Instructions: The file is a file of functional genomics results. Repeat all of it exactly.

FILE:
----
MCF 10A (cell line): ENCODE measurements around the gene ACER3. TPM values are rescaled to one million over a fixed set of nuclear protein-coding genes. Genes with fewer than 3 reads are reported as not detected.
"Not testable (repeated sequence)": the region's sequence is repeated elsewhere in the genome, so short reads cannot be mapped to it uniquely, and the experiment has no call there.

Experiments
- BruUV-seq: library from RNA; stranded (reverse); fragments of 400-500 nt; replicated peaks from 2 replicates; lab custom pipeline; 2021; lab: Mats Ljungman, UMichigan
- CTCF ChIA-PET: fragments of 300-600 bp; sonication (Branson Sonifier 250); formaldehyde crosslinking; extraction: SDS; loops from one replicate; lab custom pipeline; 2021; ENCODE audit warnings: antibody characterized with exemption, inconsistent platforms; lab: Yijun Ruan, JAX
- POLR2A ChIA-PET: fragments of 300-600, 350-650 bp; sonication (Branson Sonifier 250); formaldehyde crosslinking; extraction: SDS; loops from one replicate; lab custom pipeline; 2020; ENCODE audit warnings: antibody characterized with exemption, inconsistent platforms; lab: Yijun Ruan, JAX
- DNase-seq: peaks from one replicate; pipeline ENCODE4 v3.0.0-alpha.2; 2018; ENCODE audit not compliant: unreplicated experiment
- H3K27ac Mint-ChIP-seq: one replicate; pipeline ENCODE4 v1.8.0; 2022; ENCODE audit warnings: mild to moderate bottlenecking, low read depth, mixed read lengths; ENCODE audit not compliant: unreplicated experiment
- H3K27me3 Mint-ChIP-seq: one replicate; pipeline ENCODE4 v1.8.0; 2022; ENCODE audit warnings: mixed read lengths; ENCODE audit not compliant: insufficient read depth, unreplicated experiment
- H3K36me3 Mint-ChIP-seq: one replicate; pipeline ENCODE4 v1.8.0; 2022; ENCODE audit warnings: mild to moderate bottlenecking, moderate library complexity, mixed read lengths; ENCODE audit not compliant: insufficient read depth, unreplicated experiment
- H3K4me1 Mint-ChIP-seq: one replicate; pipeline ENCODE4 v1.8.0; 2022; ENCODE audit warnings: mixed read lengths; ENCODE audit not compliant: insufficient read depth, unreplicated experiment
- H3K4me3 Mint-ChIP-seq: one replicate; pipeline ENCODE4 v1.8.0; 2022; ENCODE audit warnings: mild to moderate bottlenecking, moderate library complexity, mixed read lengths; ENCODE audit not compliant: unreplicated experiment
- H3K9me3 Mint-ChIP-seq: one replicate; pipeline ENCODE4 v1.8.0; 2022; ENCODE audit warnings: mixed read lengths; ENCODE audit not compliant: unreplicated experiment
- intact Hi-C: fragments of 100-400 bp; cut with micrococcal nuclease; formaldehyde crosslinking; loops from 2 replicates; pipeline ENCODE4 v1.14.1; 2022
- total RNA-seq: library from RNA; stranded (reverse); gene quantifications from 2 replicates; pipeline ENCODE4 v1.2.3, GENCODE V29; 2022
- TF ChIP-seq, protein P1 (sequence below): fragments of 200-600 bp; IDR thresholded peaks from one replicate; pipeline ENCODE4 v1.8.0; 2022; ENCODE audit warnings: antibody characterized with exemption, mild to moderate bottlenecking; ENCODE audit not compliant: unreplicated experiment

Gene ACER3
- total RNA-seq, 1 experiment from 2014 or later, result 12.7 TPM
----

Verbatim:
MCF 10A (cell line): ENCODE measurements around the gene ACER3. TPM values are rescaled to one million over a fixed set of nuclear protein-coding genes. Genes with fewer than 3 reads are reported as not detected.
"Not testable (repeated sequence)": the region's sequence is repeated elsewhere in the genome, so short reads cannot be mapped to it uniquely, and the experiment has no call there.

Experiments
- BruUV-seq: library from RNA; stranded (reverse); fragments of 400-500 nt; replicated peaks from 2 replicates; lab custom pipeline; 2021; lab: Mats Ljungman, UMichigan
- CTCF ChIA-PET: fragments of 300-600 bp; sonication (Branson Sonifier 250); formaldehyde crosslinking; extraction: SDS; loops from one replicate; lab custom pipeline; 2021; ENCODE audit warnings: antibody characterized with exemption, inconsistent platforms; lab: Yijun Ruan, JAX
- POLR2A ChIA-PET: fragments of 300-600, 350-650 bp; sonication (Branson Sonifier 250); formaldehyde crosslinking; extraction: SDS; loops from one replicate; lab custom pipeline; 2020; ENCODE audit warnings: antibody characterized with exemption, inconsistent platforms; lab: Yijun Ruan, JAX
- DNase-seq: peaks from one replicate; pipeline ENCODE4 v3.0.0-alpha.2; 2018; ENCODE audit not compliant: unreplicated experiment
- H3K27ac Mint-ChIP-seq: one replicate; pipeline ENCODE4 v1.8.0; 2022; ENCODE audit warnings: mild to moderate bottlenecking, low read depth, mixed read lengths; ENCODE audit not compliant: unreplicated experiment
- H3K27me3 Mint-ChIP-seq: one replicate; pipeline ENCODE4 v1.8.0; 2022; ENCODE audit warnings: mixed read lengths; ENCODE audit not compliant: insufficient read depth, unreplicated experiment
- H3K36me3 Mint-ChIP-seq: one replicate; pipeline ENCODE4 v1.8.0; 2022; ENCODE audit warnings: mild to moderate bottlenecking, moderate library complexity, mixed read lengths; ENCODE audit not compliant: insufficient read depth, unreplicated experiment
- H3K4me1 Mint-ChIP-seq: one replicate; pipeline ENCODE4 v1.8.0; 2022; ENCODE audit warnings: mixed read lengths; ENCODE audit not compliant: insufficient read depth, unreplicated experiment
- H3K4me3 Mint-ChIP-seq: one replicate; pipeline ENCODE4 v1.8.0; 2022; ENCODE audit warnings: mild to moderate bottlenecking, moderate library complexity, mixed read lengths; ENCODE audit not compliant: unreplicated experiment
- H3K9me3 Mint-ChIP-seq: one replicate; pipeline ENCODE4 v1.8.0; 2022; ENCODE audit warnings: mixed read lengths; ENCODE audit not compliant: unreplicated experiment
- intact Hi-C: fragments of 100-400 bp; cut with micrococcal nuclease; formaldehyde crosslinking; loops from 2 replicates; pipeline ENCODE4 v1.14.1; 2022
- total RNA-seq: library from RNA; stranded (reverse); gene quantifications from 2 replicates; pipeline ENCODE4 v1.2.3, GENCODE V29; 2022
- TF ChIP-seq, protein P1 (sequence below): fragments of 200-600 bp; IDR thresholded peaks from one replicate; pipeline ENCODE4 v1.8.0; 2022; ENCODE audit warnings: antibody characterized with exemption, mild to moderate bottlenecking; ENCODE audit not compliant: unreplicated experiment

Gene ACER3
- total RNA-seq, 1 experiment from 2014 or later, result 12.7 TPM